I saw this last night. It's a very very bad play -- warmed over Beckett/Albee/Ionesco, dumbed down and cuted up. You'll see where it is going soon enough. The actors do their best, but it is a losing battle against a silly sophomoric text. The most interesting thing about the show was that it got me wondering if Signature ever returns a play to one of their Resident Playwrights because it simply isn't good enough, or is there some kind of contractual loopho
Well, actually, yeah it is the job of the musical to depict the relationship's break up in a convincing manner. Opinions are clearly gonna differ on this. It just felt very abrupt to me, more of a dramatic contrivance to add weight to a pair of comedy relief characters who wouldn't have it otherwise than an
I'd have been interested to see a documentary about Gander and the events of 9/11, or read a really good article on the subject. The musical just goes very broad very quickly, making the most obvious points about everybody and everything and at the end everybody feels better and well, okay, whatever. There's nothing particularly distinguished in the book or score. The direction and performances keep the energy high throughout, but it all felt very by the numbers to m
Well, yeah, it is a period piece -- it's set in a very specific time and place, with references to Napoleon and the social obligations about marriage and the way women are expected to behave. It also upsets the expectations of typical period drama by adding deliberate anachronism like neon sneakers and Pierre's reference to spending hours at his screen in order to draw parallels between that period in history and this period in history. It's a fairly common practice, n
I saw the show once in the Meatpacking District, and twice in the tent next to the Imperial. Saw it on Broadway a few months back, when Groban was out, from Orchestra seats which were merely okay. Saw it again the other night, from first row of the front mezz, and I'd heartily recommend that as being the ideal way to see the show on Broadway -- it's all right there, and the sound mix sounds so much better without being bounced around under the mezzanine.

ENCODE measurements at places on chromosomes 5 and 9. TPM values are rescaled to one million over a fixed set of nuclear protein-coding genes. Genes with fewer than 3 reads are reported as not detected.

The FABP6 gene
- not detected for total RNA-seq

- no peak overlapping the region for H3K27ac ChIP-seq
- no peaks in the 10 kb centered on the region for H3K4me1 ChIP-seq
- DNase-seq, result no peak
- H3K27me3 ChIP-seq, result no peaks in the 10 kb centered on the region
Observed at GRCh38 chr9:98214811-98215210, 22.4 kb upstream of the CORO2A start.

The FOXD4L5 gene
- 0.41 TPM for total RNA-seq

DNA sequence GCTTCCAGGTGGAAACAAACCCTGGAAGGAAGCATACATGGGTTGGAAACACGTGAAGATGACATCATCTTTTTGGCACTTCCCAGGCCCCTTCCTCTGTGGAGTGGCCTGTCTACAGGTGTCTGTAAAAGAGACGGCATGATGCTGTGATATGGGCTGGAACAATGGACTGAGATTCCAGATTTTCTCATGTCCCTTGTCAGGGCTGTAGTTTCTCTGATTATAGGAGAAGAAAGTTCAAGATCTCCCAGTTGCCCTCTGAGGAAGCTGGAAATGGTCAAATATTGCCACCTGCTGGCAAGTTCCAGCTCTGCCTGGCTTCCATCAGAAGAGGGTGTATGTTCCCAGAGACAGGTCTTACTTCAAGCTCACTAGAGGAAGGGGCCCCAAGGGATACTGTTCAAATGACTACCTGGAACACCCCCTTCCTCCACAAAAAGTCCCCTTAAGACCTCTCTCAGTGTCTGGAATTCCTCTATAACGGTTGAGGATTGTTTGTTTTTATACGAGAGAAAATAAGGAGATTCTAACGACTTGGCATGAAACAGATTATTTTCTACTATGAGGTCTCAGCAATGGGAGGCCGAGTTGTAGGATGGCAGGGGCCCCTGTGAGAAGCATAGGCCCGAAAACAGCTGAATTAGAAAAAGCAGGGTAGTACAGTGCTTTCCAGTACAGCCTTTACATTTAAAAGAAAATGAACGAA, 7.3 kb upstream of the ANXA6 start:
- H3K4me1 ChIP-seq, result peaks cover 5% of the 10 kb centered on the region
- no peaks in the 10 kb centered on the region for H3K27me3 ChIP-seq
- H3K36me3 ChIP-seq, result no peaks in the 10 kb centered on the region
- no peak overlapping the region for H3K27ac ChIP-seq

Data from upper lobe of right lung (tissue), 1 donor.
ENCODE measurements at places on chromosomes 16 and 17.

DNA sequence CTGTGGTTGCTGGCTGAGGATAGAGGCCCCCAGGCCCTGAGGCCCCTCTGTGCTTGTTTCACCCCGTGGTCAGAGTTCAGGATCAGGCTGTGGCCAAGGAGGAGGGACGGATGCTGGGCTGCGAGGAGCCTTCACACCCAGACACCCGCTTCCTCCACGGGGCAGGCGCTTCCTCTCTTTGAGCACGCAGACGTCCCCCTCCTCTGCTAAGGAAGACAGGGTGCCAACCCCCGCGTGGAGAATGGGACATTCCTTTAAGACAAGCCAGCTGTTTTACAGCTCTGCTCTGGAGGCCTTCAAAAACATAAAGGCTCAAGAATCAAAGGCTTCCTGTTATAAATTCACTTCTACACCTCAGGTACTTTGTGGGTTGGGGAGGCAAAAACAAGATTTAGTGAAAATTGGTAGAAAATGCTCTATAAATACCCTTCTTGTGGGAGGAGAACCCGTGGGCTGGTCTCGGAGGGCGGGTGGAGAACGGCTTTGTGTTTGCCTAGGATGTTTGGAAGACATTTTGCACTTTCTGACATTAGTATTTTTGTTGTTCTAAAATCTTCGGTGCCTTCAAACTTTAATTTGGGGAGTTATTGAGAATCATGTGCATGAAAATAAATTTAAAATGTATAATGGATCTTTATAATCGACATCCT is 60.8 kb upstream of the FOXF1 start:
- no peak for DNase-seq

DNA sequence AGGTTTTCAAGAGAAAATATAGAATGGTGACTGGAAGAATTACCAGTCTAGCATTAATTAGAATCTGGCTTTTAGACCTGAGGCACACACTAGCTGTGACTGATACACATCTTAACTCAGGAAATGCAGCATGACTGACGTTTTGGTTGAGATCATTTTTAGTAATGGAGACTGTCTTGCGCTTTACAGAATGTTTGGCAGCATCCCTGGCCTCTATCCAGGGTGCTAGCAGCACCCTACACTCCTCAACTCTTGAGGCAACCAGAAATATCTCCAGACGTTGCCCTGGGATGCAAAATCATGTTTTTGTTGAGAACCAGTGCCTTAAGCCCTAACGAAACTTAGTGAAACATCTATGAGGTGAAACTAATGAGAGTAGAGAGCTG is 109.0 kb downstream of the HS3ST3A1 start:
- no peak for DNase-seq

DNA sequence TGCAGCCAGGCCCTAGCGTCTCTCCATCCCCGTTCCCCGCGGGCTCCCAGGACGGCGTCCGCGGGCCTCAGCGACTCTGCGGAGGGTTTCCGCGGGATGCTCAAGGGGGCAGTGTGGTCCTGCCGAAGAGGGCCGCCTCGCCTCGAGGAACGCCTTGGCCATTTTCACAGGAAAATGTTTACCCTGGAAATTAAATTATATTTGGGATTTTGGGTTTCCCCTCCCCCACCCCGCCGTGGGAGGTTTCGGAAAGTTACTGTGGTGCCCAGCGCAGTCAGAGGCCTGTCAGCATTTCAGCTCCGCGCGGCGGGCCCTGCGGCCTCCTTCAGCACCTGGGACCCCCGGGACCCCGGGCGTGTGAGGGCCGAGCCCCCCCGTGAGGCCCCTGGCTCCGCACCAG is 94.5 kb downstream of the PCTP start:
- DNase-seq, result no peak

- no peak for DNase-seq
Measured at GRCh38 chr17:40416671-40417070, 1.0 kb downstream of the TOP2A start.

Yeah, I'm in the "what's to be confused about?" camp -- it seemed pretty straightforward to me. I only got lost, the first time I saw at Kazino a few years back, during the Abduction scene, with Balaga and all the running around. I just had no idea what was going on, but I rolled with it, and was soon back on track. The next time I saw it I realized that Mr. Toschi and Mr. Steele had evidently fumbled some words that first time, it was clear as day the second tim
Once upon a time, PBS didn't censor programming. Naughty language was broadcast as is. And then the GOP got all huffy and puffy over TALES OF THE CITY because "ewwwwwww, faggots!" and that was the end of that.
There is no equivalence between Mike Pence and Obama. Mike Pence has actively endorsed bigotry against most of the people in that building last night. The only thing Obama ever did to his critics is be black.
There was no slip in the program for GREAT COMET on Thursday night announcing that Scott Stangland would be playing Pierre, not in the program I got, not in the program my husband got. There was a stuffer with the revised billing for Ars Nova, but NO SLIP AT ALL referring to a replacement Pierre. There was no announcement before the show either.
Groban was out last night. No announcement before the show, no note inserted in the program, no word of any kind, but they did send out an e-mail at 7:30 p.m., a half hour after the show started, with information about exchanges/refunds. Not well handled, guys.
I didn't think there was anything so wrong with Staunton's performance that a quick recalibration for video rather than stage wouldn't have fixed -- she was so clearly playing for the folks in the balcony rather than the camera that had zoomed into a tighter than tight closeup that she seemed to be bizarrely overplaying so much of it. There's no denying the brilliance of her Everything's Coming Up Roses.
Pretty good overall, but over-reached in that British way of adding a "Darker Vision" to material that doesn't really need it, most evident in the decision to costume and make-up the imperishable trio of strippers Mazeppa, Electra and Tessie as if they were White Walkers from Game Of Thrones. The total abject humorlessness of the production just became choking after a while. Ms. Staunton did quite well, I thought, but I couldn't help wondering, by time Rose final
I saw the Actors Fund benefit performance last night, my second trip after having seen it in the spring of this year and having listened to the album pretty frequently ever since. I'm so glad to have had the opportunity to revisit this show -- it's got to be the truest cliche around that you just can't get it all in one viewing or listening, there's just way too much going on. I heard my husband gasp more than once at little nuances in the lyrics that we'd neve
I'd have liked the documentary a lot more if it hadn't featured cameos from George W. Bush, Laura Bush, Paul Ryan and some creature from Fox Business News. Why give vermin like this a chance to polish their reputations by association with an important American cultural event? A sad sad error.